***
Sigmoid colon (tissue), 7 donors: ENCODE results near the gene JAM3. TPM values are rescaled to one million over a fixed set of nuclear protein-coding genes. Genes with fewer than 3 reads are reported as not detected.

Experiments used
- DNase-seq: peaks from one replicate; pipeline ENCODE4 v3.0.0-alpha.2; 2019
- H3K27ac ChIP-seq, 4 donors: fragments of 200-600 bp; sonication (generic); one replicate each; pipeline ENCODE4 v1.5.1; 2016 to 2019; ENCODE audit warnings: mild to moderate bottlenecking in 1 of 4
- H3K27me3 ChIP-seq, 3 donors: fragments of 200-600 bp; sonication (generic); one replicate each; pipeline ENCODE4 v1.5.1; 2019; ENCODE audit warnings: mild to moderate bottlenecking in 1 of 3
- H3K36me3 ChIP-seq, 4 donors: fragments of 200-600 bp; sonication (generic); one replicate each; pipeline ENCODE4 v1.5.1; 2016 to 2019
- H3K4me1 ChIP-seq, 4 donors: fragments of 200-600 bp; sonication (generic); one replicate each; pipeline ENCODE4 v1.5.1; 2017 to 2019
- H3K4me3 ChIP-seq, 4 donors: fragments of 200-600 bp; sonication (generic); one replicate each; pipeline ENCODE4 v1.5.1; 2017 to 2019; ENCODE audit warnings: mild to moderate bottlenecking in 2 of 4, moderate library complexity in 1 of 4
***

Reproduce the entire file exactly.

Sigmoid colon (tissue), 7 donors: ENCODE results near the gene JAM3. TPM values are rescaled to one million over a fixed set of nuclear protein-coding genes. Genes with fewer than 3 reads are reported as not detected.

Experiments used
- DNase-seq: peaks from one replicate; pipeline ENCODE4 v3.0.0-alpha.2; 2019
- H3K27ac ChIP-seq, 4 donors: fragments of 200-600 bp; sonication (generic); one replicate each; pipeline ENCODE4 v1.5.1; 2016 to 2019; ENCODE audit warnings: mild to moderate bottlenecking in 1 of 4
- H3K27me3 ChIP-seq, 3 donors: fragments of 200-600 bp; sonication (generic); one replicate each; pipeline ENCODE4 v1.5.1; 2019; ENCODE audit warnings: mild to moderate bottlenecking in 1 of 3
- H3K36me3 ChIP-seq, 4 donors: fragments of 200-600 bp; sonication (generic); one replicate each; pipeline ENCODE4 v1.5.1; 2016 to 2019
- H3K4me1 ChIP-seq, 4 donors: fragments of 200-600 bp; sonication (generic); one replicate each; pipeline ENCODE4 v1.5.1; 2017 to 2019
- H3K4me3 ChIP-seq, 4 donors: fragments of 200-600 bp; sonication (generic); one replicate each; pipeline ENCODE4 v1.5.1; 2017 to 2019; ENCODE audit warnings: mild to moderate bottlenecking in 2 of 4, moderate library complexity in 1 of 4